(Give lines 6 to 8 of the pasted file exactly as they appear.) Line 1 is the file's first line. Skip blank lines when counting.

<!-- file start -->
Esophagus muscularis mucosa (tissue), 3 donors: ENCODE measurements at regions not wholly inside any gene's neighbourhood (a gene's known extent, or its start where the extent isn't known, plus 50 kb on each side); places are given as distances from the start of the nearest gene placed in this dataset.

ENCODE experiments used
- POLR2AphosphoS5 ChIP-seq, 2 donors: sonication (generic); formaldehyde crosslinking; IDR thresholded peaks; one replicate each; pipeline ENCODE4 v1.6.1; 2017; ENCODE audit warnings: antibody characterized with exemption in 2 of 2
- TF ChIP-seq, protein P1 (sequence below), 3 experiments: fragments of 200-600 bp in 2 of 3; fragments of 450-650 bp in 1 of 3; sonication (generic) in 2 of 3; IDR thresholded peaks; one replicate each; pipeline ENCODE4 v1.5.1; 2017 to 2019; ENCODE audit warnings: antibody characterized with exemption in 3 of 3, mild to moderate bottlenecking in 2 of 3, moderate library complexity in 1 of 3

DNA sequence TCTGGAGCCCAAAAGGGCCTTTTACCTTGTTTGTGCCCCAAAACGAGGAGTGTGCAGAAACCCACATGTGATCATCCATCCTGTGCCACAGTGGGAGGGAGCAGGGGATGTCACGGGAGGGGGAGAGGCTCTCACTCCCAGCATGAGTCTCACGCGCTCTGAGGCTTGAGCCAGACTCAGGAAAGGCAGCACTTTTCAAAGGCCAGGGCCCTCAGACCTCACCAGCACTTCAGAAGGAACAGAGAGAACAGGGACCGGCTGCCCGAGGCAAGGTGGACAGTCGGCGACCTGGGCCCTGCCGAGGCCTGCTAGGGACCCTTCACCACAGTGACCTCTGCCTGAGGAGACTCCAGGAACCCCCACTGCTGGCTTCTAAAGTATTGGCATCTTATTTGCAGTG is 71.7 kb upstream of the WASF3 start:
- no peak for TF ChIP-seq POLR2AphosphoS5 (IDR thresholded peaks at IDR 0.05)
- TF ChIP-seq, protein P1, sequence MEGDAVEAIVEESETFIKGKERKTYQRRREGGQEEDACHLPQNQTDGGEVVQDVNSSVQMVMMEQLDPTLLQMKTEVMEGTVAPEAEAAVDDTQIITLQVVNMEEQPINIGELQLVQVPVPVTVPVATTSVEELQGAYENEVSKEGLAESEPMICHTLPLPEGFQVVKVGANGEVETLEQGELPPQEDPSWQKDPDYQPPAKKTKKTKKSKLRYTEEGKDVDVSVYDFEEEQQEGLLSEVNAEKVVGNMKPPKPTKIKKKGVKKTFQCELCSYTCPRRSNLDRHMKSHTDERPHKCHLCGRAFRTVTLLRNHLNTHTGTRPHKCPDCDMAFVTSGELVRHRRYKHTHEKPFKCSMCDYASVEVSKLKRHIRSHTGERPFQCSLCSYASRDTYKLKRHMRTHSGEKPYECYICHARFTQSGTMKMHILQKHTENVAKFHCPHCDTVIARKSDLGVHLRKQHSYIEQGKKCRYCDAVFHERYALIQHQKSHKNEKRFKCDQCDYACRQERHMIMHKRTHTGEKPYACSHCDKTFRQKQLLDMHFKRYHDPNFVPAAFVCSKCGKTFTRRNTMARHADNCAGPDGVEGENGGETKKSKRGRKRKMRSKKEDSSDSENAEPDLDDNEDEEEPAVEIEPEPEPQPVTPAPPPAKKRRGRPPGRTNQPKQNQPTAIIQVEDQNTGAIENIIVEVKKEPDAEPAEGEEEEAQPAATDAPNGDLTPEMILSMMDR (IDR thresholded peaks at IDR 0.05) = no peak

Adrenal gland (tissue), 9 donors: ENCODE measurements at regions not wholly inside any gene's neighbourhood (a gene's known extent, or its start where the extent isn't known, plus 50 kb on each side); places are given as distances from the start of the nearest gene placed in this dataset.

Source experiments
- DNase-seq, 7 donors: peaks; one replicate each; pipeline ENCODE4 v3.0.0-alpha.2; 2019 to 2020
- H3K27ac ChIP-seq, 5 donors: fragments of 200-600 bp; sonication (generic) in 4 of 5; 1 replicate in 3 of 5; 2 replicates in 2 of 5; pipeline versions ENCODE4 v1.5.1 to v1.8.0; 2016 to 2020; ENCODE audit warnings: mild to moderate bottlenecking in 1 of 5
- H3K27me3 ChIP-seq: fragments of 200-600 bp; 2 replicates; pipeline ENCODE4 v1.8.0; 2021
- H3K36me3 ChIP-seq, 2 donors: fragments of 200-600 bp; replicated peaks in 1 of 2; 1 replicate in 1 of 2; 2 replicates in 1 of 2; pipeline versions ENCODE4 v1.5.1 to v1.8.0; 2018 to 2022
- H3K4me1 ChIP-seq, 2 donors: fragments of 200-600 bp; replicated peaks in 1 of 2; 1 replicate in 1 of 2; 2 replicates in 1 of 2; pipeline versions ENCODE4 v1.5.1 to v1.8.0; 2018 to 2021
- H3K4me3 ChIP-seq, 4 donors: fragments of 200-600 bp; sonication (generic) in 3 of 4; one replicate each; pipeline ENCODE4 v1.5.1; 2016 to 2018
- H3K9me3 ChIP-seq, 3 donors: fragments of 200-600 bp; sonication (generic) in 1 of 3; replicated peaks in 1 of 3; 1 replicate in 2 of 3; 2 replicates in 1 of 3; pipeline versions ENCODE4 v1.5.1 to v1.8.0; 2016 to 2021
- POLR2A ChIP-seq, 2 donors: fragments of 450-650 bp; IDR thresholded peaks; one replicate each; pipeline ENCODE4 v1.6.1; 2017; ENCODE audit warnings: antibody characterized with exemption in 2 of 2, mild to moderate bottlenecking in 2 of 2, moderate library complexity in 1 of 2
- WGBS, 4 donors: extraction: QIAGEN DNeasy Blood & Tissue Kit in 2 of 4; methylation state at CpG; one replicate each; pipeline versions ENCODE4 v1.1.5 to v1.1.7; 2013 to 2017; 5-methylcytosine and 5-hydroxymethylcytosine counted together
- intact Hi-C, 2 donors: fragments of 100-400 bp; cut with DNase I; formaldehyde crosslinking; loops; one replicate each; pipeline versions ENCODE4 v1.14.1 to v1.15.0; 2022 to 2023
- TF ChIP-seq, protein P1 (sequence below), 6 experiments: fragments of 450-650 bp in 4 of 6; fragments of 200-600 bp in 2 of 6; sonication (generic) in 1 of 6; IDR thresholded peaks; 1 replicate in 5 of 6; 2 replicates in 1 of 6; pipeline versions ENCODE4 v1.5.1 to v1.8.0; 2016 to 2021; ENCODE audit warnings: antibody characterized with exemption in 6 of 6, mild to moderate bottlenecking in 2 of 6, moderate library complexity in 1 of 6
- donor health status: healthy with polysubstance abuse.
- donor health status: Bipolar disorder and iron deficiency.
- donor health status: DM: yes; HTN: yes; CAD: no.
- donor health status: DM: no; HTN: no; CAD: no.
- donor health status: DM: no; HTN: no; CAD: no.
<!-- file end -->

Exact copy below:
- no peak for TF ChIP-seq POLR2AphosphoS5 (IDR thresholded peaks at IDR 0.05)
- TF ChIP-seq, protein P1, sequence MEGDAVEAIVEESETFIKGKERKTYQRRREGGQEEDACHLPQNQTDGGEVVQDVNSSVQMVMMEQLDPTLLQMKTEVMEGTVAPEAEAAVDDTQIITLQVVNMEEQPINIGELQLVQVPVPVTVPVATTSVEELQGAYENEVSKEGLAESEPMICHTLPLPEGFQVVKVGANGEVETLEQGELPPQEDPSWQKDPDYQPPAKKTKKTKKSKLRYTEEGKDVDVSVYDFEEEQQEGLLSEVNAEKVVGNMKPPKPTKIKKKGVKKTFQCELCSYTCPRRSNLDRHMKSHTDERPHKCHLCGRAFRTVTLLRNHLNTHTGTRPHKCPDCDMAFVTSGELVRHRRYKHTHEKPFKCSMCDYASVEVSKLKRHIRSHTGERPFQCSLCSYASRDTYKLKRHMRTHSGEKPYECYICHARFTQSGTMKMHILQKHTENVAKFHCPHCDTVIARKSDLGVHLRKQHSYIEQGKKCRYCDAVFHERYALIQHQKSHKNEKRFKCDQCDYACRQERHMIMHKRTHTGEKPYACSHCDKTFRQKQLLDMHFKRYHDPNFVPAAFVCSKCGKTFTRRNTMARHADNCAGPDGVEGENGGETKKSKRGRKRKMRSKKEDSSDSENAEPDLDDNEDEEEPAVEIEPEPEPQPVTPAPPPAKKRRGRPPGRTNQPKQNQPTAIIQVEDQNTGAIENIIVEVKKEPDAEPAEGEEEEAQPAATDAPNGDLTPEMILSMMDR (IDR thresholded peaks at IDR 0.05) = no peak

Adrenal gland (tissue), 9 donors: ENCODE measurements at regions not wholly inside any gene's neighbourhood (a gene's known extent, or its start where the extent isn't known, plus 50 kb on each side); places are given as distances from the start of the nearest gene placed in this dataset.